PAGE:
If you have ever driven around a motorcyclist or been on one yourself, something that may stick out to you is when someone gets too close. If a vehicle so much as bumps the rider from behind, there is a risk that they could fall off the motorcycle or have injuries from the impact. Without a seat belt or other protections, the rider is always at risk in a collision.
It’s important for drivers to keep a proper distance between themselves. Motorcyclists and passenger-vehicle drivers alike can help keep each other safe by leaving at least three seconds of space between themselves while driving.
How can you count the distance between your vehicles?
One good way to figure out the distance and make sure you’re far enough apart is to find a fixed object. As soon as the person in front of you passes that fixed object, start counting. Once you reach three, note your distance. Maintain that distance.
This isn’t the perfect distance to stay behind someone, but it’s a good start. At the least, a three-second space gives you time to slow down and stop in an emergency. However, this space should grow larger depending on your speed.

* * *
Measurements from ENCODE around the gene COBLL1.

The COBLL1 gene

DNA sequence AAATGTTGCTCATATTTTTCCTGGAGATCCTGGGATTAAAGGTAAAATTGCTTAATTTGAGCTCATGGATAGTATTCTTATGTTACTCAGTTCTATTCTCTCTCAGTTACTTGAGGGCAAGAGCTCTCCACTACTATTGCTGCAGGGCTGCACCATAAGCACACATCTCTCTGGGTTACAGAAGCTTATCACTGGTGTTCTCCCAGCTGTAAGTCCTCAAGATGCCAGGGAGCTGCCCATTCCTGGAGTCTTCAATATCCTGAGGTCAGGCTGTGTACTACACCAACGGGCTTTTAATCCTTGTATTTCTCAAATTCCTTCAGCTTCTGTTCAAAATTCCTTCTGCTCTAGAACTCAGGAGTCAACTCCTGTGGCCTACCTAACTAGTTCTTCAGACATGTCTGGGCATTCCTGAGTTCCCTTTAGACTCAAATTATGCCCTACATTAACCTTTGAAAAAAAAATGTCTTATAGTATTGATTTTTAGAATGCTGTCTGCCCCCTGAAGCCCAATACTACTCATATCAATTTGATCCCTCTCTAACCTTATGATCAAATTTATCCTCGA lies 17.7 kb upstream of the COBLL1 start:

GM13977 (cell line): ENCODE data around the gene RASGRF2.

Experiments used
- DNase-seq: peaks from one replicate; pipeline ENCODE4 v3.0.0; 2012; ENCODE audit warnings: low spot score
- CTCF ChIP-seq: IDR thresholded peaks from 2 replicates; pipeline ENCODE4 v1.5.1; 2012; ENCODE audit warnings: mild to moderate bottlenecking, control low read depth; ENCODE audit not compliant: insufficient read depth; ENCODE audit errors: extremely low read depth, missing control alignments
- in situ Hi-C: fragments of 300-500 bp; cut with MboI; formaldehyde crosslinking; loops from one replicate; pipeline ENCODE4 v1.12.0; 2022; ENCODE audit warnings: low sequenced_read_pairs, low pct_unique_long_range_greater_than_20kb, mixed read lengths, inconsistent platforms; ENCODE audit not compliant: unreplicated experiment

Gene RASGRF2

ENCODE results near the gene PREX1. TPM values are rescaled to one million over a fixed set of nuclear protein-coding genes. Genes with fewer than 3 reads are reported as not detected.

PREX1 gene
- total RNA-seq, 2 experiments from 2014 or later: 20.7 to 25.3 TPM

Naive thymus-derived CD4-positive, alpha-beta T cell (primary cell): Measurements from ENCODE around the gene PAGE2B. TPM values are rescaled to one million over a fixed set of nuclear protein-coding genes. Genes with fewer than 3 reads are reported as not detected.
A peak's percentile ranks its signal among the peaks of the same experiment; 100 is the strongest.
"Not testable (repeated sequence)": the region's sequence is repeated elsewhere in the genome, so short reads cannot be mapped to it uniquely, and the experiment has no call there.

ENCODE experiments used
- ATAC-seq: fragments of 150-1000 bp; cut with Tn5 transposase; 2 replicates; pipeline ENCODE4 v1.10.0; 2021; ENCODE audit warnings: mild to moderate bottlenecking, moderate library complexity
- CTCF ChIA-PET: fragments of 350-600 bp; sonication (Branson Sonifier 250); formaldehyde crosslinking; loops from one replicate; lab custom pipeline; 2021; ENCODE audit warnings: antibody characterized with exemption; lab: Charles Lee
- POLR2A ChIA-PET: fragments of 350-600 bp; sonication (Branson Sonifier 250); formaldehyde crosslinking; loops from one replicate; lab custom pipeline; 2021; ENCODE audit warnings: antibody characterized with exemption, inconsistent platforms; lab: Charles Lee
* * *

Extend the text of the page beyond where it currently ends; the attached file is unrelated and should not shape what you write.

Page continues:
One good rule of thumb is to keep at least one vehicle’s length between yourself and another vehicle for every 10 mph of speed. So, if you’re traveling 80 mph, there should be eight cars’ lengths between you. This may not always be possible due to other drivers’ behaviors and issues on the road, but if you attempt to keep at least three seconds of space between you, then you’re making good progress.
When you start to slow, maintain that distance and approach slowly. When you do come to a stop, maintain a vehicle’s distance between yourself and the next vehicle. That way, if you happen to get rear-ended, you’ll be less likely to hit the vehicle in front of you.
Whether you’re a motorcyclist or driving another vehicle, this space-keeping technique is a perfect tool for helping you avoid a crash, so that you can all get to your destinations safely.